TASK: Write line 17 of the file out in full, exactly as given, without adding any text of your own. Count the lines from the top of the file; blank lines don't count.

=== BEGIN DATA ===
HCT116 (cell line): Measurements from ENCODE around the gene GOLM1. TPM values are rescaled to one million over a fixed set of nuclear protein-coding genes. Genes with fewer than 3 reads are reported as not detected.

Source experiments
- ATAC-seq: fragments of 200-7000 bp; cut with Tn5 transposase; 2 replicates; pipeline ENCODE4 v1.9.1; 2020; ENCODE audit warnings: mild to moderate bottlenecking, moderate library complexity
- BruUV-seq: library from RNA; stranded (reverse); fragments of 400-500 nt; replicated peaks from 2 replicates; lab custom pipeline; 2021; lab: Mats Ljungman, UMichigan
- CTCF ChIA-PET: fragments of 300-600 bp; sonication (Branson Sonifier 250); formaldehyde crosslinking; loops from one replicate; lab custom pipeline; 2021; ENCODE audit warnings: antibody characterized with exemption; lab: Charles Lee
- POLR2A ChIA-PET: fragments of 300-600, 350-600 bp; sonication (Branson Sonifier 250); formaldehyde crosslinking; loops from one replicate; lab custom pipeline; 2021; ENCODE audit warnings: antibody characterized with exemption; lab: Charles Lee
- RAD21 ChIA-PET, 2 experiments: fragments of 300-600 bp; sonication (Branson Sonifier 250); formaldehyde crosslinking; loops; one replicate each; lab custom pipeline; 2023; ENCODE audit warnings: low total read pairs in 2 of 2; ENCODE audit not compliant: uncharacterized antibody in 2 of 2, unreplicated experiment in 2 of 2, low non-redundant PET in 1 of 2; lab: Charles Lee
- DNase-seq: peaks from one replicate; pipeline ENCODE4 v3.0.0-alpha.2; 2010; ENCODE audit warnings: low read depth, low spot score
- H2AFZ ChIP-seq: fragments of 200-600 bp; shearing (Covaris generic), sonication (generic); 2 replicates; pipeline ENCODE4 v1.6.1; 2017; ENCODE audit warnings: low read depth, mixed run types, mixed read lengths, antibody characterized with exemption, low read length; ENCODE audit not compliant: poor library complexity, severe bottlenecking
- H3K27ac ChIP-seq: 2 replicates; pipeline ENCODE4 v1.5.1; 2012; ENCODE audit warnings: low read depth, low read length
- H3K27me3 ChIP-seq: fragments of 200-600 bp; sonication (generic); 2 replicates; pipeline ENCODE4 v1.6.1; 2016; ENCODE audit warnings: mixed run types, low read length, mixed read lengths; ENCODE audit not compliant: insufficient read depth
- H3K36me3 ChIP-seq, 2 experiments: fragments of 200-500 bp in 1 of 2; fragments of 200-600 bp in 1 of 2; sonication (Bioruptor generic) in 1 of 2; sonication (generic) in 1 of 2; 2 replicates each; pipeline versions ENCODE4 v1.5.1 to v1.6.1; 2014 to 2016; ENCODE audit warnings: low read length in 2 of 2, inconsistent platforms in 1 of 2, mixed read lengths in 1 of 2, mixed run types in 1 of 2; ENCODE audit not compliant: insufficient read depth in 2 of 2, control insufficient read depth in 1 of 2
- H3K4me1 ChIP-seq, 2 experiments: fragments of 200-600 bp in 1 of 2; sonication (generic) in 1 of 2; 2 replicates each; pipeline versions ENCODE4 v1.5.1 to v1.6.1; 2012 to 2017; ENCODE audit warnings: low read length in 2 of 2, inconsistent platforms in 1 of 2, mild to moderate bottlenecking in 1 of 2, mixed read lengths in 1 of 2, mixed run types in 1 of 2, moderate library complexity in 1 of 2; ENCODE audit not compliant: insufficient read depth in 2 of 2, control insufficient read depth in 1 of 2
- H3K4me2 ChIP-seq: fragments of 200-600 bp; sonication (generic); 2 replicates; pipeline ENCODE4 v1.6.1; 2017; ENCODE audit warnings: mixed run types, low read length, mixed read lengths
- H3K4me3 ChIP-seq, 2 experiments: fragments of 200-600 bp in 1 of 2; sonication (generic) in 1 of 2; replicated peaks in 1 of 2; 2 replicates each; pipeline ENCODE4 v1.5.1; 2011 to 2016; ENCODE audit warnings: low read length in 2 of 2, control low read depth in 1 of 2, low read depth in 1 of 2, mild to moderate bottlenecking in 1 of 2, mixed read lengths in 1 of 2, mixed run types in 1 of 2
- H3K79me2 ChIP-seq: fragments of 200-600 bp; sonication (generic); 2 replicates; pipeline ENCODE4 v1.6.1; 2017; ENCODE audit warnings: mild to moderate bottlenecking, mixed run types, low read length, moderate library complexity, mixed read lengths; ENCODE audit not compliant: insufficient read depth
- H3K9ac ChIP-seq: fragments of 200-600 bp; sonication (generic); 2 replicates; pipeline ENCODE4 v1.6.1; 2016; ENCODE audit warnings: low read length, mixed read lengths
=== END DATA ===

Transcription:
- H3K9ac ChIP-seq: fragments of 200-600 bp; sonication (generic); 2 replicates; pipeline ENCODE4 v1.6.1; 2016; ENCODE audit warnings: low read length, mixed read lengths